I've never been the most organised of people and so getting everything I needed for the race was proving a challenge. My i-phone Notes was overloaded with to-do lists and equipment to buy.
Seven years ago I ran in a similar multi-stage race across the Sahara Desert called the Marathon Des Sables and I was hopelessly underprepared and under-equipped. Despite no food being provided, I decided not to take a stove to the desert and so I ate cold food all week (big mistake) and my idea of dinner was crushed crisps and Pepperami. I had just one type of energy bar and made up most of my daily calories with energy powders that my body would gradually begin to grow sick of and reject. Furthermore, I didn't take gaiters to keep the sand out of my shoes and the soles of my poorly chosen trainers melted in the desert heat, meaning that I had severely lacerated feet from exposure to the sand.
I swore I would be better prepared for the jungle and I have been reading previous runners blogs and emailing them for advice and I have been checking the UVU and Jungle Marathon Facebook pages daily for advice and tips.
I wanted the best shoes and so I researched into what the best ultra-runners wear. Killian Jornet has won just about every major ultra-marathon and he helped design a shoe by Salomon called the S-lab Sense. I was convinced that this was the shoe for me- it is super light and very well reviewed. The only problem was that no UK stores had it in stock and so I had to order it from Hong Kong. I ordered two pairs to ensure I had the right size and so £260 and £70 of custom duty later they arrived. At just over 200g they weighed very little and I knew that no-one else would have a pair... they would be my secret weapon to give me a psychological boost! Unfortunately, on my first muddy run in them I was sliding all over because of poor grip and so with just 2 weeks until race day I was without race shoes.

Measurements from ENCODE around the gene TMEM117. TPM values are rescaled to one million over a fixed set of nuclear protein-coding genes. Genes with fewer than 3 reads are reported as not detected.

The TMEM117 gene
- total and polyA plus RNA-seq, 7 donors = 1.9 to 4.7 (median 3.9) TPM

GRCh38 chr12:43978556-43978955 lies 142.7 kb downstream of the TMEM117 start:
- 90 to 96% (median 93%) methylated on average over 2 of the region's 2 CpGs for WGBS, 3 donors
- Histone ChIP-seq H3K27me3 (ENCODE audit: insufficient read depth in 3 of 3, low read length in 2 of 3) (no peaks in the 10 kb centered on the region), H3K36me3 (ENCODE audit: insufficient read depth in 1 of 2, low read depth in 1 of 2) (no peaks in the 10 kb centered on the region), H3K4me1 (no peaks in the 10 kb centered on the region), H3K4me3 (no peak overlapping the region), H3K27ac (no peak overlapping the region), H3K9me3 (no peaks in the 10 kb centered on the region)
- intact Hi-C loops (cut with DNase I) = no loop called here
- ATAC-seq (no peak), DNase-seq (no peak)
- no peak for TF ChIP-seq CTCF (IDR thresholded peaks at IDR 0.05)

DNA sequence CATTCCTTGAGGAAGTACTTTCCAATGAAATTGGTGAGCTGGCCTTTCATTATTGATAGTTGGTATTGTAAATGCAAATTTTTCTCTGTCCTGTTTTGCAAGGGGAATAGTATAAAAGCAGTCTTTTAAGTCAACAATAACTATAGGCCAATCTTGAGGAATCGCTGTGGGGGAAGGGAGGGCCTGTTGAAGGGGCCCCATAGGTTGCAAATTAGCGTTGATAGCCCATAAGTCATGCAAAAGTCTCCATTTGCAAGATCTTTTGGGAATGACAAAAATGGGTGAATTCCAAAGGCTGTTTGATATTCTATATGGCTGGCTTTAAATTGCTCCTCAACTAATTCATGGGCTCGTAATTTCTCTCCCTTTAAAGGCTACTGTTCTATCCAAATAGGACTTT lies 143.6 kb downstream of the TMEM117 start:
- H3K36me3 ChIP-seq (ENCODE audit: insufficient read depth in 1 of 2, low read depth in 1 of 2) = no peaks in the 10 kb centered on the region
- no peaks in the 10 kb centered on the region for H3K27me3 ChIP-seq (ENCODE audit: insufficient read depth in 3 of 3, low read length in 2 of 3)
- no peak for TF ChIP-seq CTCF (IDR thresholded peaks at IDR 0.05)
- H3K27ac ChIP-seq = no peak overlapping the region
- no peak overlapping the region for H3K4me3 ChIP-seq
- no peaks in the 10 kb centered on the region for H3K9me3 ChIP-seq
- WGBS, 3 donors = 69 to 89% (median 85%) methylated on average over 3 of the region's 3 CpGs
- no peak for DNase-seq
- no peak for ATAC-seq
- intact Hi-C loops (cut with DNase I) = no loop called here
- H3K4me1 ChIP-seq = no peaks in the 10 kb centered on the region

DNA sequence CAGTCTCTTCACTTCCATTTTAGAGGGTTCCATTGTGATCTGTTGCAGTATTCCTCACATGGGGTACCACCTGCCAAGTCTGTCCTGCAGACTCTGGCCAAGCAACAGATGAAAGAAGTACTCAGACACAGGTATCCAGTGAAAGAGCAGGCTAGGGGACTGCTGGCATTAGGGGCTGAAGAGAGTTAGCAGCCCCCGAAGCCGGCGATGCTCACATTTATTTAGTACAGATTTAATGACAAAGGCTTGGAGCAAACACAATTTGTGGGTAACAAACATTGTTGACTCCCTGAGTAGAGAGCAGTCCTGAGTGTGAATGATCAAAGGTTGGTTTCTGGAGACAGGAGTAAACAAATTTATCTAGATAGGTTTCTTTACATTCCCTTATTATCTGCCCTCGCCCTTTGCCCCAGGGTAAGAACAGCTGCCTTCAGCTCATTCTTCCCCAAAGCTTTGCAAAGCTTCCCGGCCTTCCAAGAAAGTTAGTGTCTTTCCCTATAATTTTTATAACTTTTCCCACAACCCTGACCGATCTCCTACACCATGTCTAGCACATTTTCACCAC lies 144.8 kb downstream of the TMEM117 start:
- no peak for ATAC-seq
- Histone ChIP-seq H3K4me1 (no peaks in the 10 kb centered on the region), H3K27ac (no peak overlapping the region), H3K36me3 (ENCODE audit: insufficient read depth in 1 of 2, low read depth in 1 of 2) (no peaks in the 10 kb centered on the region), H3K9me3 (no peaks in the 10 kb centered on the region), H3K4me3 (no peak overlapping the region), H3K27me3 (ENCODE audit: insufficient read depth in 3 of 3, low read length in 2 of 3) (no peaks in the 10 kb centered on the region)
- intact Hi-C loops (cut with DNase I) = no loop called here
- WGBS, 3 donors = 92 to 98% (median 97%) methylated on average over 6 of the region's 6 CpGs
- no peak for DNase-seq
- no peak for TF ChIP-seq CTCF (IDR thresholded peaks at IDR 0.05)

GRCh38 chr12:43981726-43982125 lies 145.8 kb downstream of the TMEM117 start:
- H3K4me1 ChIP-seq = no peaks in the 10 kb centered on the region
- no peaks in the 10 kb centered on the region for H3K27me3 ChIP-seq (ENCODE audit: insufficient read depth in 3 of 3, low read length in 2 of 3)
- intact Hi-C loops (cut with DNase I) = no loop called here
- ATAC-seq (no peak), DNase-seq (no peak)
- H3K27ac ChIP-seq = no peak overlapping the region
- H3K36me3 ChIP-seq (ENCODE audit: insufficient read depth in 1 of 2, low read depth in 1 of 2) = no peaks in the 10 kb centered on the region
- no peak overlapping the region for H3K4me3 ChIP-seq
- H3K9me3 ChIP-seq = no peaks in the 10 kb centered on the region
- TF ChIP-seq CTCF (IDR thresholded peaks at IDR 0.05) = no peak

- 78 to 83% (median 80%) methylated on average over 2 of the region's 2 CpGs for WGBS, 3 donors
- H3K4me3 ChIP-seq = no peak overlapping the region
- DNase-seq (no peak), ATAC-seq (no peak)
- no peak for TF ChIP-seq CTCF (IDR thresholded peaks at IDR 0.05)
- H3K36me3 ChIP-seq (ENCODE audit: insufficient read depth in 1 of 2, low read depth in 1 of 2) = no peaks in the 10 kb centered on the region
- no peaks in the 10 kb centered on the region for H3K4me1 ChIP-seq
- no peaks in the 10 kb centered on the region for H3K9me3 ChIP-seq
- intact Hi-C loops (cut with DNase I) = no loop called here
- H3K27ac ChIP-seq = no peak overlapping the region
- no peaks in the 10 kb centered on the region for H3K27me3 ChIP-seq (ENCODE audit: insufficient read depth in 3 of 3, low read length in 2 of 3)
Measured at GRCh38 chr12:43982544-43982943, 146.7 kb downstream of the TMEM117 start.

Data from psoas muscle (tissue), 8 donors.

I went into an outdoor store in London and by chance I bumped into the head of sales for running shoe maker Inov8. He convinced me that a pair of their x-Talon shoes would be perfect for the Jungle due to a thick tread for grip and their lightweight.
The 6 day race is completely self-sufficient besides water. This means carrying a week's food, as well as a hammock to sleep in and compulsory medical equipment.
Most people would be taking a 30L back pack to squeeze this into, but I wanted to be as compact and efficient as possible and so I've chosen to go with a 20L back pack designed by Malmo for Raidlight- a very successful Marathon Des Sables runner. To give you an idea of bow big this is, it's probably no bigger than a child's backpack for school! This would mean no space for any spare clothes besides what I would be racing in and everything else would be stripped down to a minimum. Race organiser Shirley recommends a new pair of socks each day to give maximum feet protection... I would be taking 1 pair.
Hydration and keeping cool
Staying hydrated and not over-heating are probably the most important things in the Jungle Marathon. My back pack has 2 x 750ml bottles on each strap and I will carry a 1L water bladder to make up the compulsory 2.5L of water carrying capacity. I chose this system because water bottles can be filled up without taking off my back pack off at check points to save time (water bladders are stored inside your back pack and so the bag needs to be taken off to fill them, costing valuable minutes).
Most of my water will be mixed with electrolyte tablets, which replace vital salts lost through sweating.
I am very fortunate to have my clothing provided by UVU- I will be wearing fabrics specifically designed for the jungle environment, that have been used in garments specifically designed for racing. The top I will run in is short sleeved, lightweight, breathable and close fitting. I will be wearing knee length tights that look like cycling shorts on my legs and these will keep out creepy crawlies. They are also less likely to get caught on branches etc.
On my feet I will be wearing knee high Injinji compression socks- these have separate slots for all ten toes and the compression properties help blood flow and help prevent swelling.
Correct nutrition is probably the third most important thing for this race, behind hydration and foot care. I will be eating high energy Expedition Foods for my evening meals, which come in all kinds of flavours such as Spaghetti Bolognese and Hot Pot. For breakfast I will make my own combination of Readybrek, sugar and powdered milk. In addition to these I have tested out lots of energy and protein bars to find my favourites and I have beef jerky and jelly beans for snacks. I have also packed some really special foods called Peronin and Skandishake, which are meal replacement shakes that have a huge amount of calories per weight. They're not readily available and the Peronin for example had to be ordered in from Germany.
The big question remaining is whether or not to wear snake guards.... they wrap around and protect the lower leg, which is the place where a snake is most likely to bite you. There have been lots of deadly snakes seen on the course when the route was marked and I need to decide whether the risk of being bitten outweighs the added weight and warmth of wearing them.